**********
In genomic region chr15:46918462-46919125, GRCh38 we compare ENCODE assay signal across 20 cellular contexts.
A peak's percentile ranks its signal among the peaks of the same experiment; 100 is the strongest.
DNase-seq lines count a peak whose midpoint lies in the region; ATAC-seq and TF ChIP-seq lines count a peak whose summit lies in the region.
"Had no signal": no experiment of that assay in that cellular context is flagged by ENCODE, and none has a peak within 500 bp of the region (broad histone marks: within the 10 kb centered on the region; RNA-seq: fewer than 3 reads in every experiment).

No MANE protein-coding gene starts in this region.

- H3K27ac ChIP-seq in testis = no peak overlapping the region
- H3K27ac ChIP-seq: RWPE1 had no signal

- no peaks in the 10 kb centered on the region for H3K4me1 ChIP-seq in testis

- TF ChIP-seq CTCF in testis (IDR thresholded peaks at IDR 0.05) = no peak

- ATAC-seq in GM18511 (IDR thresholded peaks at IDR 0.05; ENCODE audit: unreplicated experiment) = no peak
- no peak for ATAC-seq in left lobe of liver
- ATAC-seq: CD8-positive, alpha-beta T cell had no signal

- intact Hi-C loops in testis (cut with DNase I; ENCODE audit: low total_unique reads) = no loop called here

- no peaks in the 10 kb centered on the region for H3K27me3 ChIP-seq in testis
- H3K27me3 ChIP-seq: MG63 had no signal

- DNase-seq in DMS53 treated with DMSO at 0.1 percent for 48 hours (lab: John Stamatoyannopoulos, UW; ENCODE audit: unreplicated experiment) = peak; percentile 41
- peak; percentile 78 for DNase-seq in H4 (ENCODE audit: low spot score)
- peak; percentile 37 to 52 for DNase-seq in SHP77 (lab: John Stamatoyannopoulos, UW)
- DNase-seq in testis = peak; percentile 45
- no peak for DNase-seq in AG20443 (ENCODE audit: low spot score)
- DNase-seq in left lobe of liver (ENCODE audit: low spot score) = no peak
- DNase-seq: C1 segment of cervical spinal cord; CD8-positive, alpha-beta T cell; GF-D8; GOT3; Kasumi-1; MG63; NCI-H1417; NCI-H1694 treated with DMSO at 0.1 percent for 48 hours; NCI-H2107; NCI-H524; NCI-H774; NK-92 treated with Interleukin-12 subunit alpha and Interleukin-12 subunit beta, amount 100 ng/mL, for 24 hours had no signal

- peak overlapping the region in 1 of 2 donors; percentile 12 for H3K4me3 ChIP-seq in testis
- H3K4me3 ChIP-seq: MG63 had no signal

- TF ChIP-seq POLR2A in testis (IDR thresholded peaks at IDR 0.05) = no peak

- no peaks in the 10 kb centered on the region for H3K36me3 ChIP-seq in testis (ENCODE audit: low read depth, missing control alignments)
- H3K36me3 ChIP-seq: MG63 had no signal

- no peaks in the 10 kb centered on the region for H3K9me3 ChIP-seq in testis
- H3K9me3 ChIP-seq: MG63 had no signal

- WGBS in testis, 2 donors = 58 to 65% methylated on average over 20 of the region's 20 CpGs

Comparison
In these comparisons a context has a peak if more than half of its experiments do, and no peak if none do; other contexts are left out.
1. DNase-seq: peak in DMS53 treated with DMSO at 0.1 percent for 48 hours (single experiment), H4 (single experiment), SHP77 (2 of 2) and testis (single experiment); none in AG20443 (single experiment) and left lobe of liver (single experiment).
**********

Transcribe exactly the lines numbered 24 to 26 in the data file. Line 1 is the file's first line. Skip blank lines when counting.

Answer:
- H3K4me3 ChIP-seq: MG63 had no signal

- TF ChIP-seq POLR2A in testis (IDR thresholded peaks at IDR 0.05) = no peak

- no peaks in the 10 kb centered on the region for H3K36me3 ChIP-seq in testis (ENCODE audit: low read depth, missing control alignments)